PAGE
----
Wednesday, May 25, 2022
May 25, 2022

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In Our View: Clark County is generous, pandemic or not

The Columbian

As the COVID-19 pandemic has demonstrated, Clark County is blessed with a charitable spirit.

A recent report in The Columbian detailed that the Community Foundation for Southwest Washington’s GiveMore24! fundraiser in September brought in $3.3 million for nonprofits in the region, and the organization distributed $26 million in 2020; the Walk & Knock campaign raised 88,600 pounds of food for the Clark County Food Bank; and the Vancouver-based M.J. Murdock Charitable Trust distributed $76 million to nonprofits last year.

As a spokesperson for the community foundation said: “We were impressed by the level of generosity that comes out of this community.”

Those words apply often, pandemic or not. And they are particularly relevant at this time of year, when our thoughts turn toward charitable giving.

Established organizations have developed trust over many years and provide assurance that donations are going to people in need, but donors often are targeted by scammers looking to line their own pockets — particularly at this time of year.

For example, the Vancouver Police Department put out a warning last week of a caller falsely saying he represents the department while asking for money. And the Internal Revenue Service offers a list of common techniques used by scammers representing fraudulent charities. recommends five steps for giving, beginning with identifying which causes are important to you and then researching potential charities. The website, which tracks the revenue and expenditures of major nonprofits, writes, “A charity’s ability to bring about long-lasting and meaningful change in the world is the key reason for their existence and for your donation.”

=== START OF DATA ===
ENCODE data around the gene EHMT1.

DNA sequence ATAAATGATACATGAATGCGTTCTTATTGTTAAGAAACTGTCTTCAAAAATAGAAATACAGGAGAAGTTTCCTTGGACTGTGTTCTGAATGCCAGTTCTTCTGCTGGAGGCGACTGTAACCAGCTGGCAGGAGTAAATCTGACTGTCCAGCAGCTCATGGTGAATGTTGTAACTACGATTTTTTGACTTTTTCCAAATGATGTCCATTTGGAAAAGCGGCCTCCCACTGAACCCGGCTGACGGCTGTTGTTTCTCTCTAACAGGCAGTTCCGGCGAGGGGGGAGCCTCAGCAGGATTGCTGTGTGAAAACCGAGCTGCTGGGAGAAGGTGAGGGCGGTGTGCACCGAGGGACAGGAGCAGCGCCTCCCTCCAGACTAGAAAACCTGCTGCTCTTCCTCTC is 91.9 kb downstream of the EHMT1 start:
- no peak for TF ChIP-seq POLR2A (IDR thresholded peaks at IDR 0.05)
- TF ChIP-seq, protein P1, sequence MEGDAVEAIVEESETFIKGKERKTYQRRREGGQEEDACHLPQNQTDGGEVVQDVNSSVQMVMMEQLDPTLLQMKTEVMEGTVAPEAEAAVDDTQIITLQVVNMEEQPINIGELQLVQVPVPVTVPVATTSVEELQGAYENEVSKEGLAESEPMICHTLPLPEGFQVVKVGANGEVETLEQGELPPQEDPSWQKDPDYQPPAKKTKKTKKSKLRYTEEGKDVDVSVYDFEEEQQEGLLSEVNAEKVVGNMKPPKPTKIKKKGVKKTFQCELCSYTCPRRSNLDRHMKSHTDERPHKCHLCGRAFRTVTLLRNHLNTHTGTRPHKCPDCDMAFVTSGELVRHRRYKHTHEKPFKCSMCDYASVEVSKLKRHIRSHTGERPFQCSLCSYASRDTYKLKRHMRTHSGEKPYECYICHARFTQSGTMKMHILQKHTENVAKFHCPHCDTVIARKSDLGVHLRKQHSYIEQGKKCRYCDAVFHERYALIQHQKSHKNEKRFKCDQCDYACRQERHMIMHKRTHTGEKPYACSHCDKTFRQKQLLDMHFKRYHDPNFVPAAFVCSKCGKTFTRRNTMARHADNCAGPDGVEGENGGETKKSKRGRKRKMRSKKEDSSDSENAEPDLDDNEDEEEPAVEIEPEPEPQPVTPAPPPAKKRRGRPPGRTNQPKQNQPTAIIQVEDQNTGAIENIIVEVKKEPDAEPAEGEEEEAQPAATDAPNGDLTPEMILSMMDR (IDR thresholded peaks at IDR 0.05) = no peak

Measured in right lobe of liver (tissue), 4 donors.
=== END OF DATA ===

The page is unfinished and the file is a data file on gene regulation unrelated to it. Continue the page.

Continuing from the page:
In addition to helping important causes and contributing to our community, there is another reason to consider donations this year. As The Hill explains: “Under a coronavirus relief law enacted in December 2020, taxpayers who claim the standard deduction can take a deduction for charitable contributions made in 2021. Single filers can deduct up to $300 in donations and married couples can deduct up to $600 on the 2021 tax returns that taxpayers will file early next year.”

About 90 percent of households take the standard deduction, and in typical years only those who itemize may take deductions for charitable giving.

IRS official Sunita Lough said: “The pandemic has created unique challenges for tax-exempt organizations, and we want to make sure people don’t overlook this special tax deduction that’s available this year.”

Those challenges have been particularly difficult for smaller, local nonprofits. Many of them rely on annual in-person events such as auctions or banquets to help raise operating funds, and many events have been canceled during the past 21 months. Share, which provides services and assistance for homeless people, is planning a gala in April — its first since the start of the pandemic.

Meanwhile, the need has increased because of economic turmoil created by the pandemic.

Locally, nonprofit leaders say, our community has responded to that increased need. “We’re finding that citizens have really stepped up providing support for nonprofits this year,” Steve Moore of the Murdock Trust said. “They recognize that these organizations are challenged to provide their services. … People have really come together as communities.”

That ability to come together is a strength of Clark County, reflecting the spirit of our community.

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